Have you heard the news?

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The scientists are wrong!  The cause of RA is known!  It’s easily curable!  And for only $425, in less than two months I can be back to my formerly healthy self!


This would be funny – even the blog where “patients” give “testimonials” – if it didn’t look there really might be a couple people considering “investing” their money in this “cure.”  Ack!  Where to start…

The claim that this was developed by a single NZ doctor treating 40,000 patients?  If the population of New Zealand is 4 million, and if RA affects 1% of the population, then one would expect to find approximately 40,000 RA patients in the entire nation.  Has that one doctor treated every single one of them?  I think not!  Are there no other rheumatologists in NZ?  In fact there are many.  Does it matter that NZ’s population has been growing significantly – just as there have been fewer citizens of NZ in the past, there have probably also been fewer RA patients.  I doubt that it’s realistic for one rheumy to treat 40K patients in twenty years.  Read medblogs; phone your physician’s office.  Reputable doctors – those who back their claims with their names – cite a patient census of 3,000-4,000 people.  I know of one practice with 10,000 patients, but they have five doctors to cover all those people.  Sure, there’s a little turnover, but to treat 40K people in twenty years, it would be necessary to see 2,000 different people every year.  Does this sound realistic to you?

IF – that’s a big if – the person who discovered this “cure” had one iota of evidence that it works – that it really is possible to cure RA – then it would be incredibly easy to present the facts to doctors around the world.  If I was wanting to “prove” that something worked (sell my product, not conduct a scientific study), I wouldn’t use randomized trials; I’d carefully select the people most likely to be helped as the group that got the drug, and place the people in the worst possible shape into the group that gets the placebo.  The results from this experiment would show a dramatic difference between those treated with the “cure” and those who weren’t.  This would then inspire others to replicate the results in additional studies.  Some poor medical student hard-pressed for a research topic could have a pretty quick and easy study.  Others, too, would get in on the action.  It would be simple for a rheumatologist to start small:  select twenty patients and assign ten to get the supposed cure while ten took a placebo.  Even purchasing the product at full price would mean that for less than $5,000, there would be enough data to indicate whether or not it would be worth further investigation into this “cure.”  The fact that this product has been on the market for at least two years (according to dates on the blog), yet is not wildly cheered throughout the world as a breakthrough in treatment for anything speaks volumes.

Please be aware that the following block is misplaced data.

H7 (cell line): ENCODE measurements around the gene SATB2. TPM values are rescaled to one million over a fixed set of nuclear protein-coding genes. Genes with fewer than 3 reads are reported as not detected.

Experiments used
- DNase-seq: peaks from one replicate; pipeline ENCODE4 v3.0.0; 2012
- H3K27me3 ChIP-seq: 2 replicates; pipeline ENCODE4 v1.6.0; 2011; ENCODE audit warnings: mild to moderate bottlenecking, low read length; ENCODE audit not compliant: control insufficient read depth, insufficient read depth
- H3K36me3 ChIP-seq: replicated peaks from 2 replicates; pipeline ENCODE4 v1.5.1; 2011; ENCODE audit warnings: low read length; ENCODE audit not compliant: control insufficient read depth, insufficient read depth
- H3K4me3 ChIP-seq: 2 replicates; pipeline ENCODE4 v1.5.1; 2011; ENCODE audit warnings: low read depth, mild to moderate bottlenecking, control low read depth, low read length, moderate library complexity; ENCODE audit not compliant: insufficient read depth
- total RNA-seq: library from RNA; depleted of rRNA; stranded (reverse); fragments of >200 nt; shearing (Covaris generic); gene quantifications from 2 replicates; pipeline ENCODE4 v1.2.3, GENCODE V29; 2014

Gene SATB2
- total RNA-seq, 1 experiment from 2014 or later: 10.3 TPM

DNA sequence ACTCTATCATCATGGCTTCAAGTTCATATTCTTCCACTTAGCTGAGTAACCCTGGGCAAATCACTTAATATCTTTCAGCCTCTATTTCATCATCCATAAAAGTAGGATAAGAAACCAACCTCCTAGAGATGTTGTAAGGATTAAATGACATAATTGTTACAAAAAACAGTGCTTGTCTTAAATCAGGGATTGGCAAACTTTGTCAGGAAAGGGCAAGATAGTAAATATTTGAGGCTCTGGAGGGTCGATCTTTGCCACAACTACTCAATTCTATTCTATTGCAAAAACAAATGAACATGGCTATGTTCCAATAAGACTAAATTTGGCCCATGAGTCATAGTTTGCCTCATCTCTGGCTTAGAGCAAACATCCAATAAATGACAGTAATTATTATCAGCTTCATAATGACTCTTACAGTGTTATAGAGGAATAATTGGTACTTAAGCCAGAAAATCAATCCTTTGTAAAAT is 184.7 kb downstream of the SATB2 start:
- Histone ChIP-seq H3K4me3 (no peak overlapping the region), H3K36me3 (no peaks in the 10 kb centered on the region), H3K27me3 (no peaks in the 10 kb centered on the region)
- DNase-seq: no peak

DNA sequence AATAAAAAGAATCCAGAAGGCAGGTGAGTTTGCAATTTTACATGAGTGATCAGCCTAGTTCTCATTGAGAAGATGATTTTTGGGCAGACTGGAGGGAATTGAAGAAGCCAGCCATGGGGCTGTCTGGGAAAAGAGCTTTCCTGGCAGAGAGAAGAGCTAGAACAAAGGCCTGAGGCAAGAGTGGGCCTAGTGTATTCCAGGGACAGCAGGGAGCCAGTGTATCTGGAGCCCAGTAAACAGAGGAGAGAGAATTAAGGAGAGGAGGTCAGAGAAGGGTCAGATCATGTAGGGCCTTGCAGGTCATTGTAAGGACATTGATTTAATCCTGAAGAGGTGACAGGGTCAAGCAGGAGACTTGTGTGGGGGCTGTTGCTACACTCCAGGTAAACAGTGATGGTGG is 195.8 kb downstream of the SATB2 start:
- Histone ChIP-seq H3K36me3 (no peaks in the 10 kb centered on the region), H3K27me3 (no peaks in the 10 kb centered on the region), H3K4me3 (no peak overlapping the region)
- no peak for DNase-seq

Oh, wait, it doesn’t actually cure anything.  “pain and swelling… considerably reduced.  …reduce medication…  continue to heal over several months…  …the results of the detox cannot be guaranteed.”

As to this claim:

Really?  This is entirely new information that I’ve been unable to verify elsewhere.  Is it possible to even pinpoint the nerve to the immune system?  How can something that doesn’t exist be blocked?  My very basic understanding (which I freely admit could be faulty since my degrees are in fields unrelated to healthcare), is that the lymphatic system has three functions:  fluid balance, fat absorption, and immunological defense.  Isn’t it a huge system, not one tiny little part that can be blocked by nerves in the way that gallstones and kidney stones can block their respective ducts?  Aren’t issues with nerves treated by neurologists, not rheumatologists?

There are lymph vessels (capillaries, ducts, lacteals, etc.), lymph nodes, the spleen, and the thymus – probably other stuff, too, that all work together as the immune system.  Even the skin is sometimes considered part of it.  Whole books are written about how the immune system works, but there’s a basic primer here, if you’re interested.  The guy claiming to be able to resolve rheumatoid arthritis doesn’t quite make his explanation fit what science knows about how the body works.

The website from which this was taken lists contact information as a post office box in New Zealand, plus phone numbers in three countries.  A little digging turns up a report that the phone number is for a recording that tells people to contact the “company” via the internet.  Let me get this straight:

  • no physical address
  • no phone contact
  • supposedly in NZ so no way to check the BBB
  • counter to scientific evidence
  • specifically says that it won’t work if there’s joint damage

And there are people willing to give this guy money?  Seriously?  Why would a NZ company require payment in US dollars?  If this really is a NZ company, why the disclaimer to comply with US laws?

Caveat emptor!
Edit to add:  Resolve Arthritis is part of Resolve All Ltd., which has a grade of F with a Better Business Bureau in California.  Obviously no complaints are filed in CA against a NZ company, but the BBB did review Resolve All, Ltd’s advertising.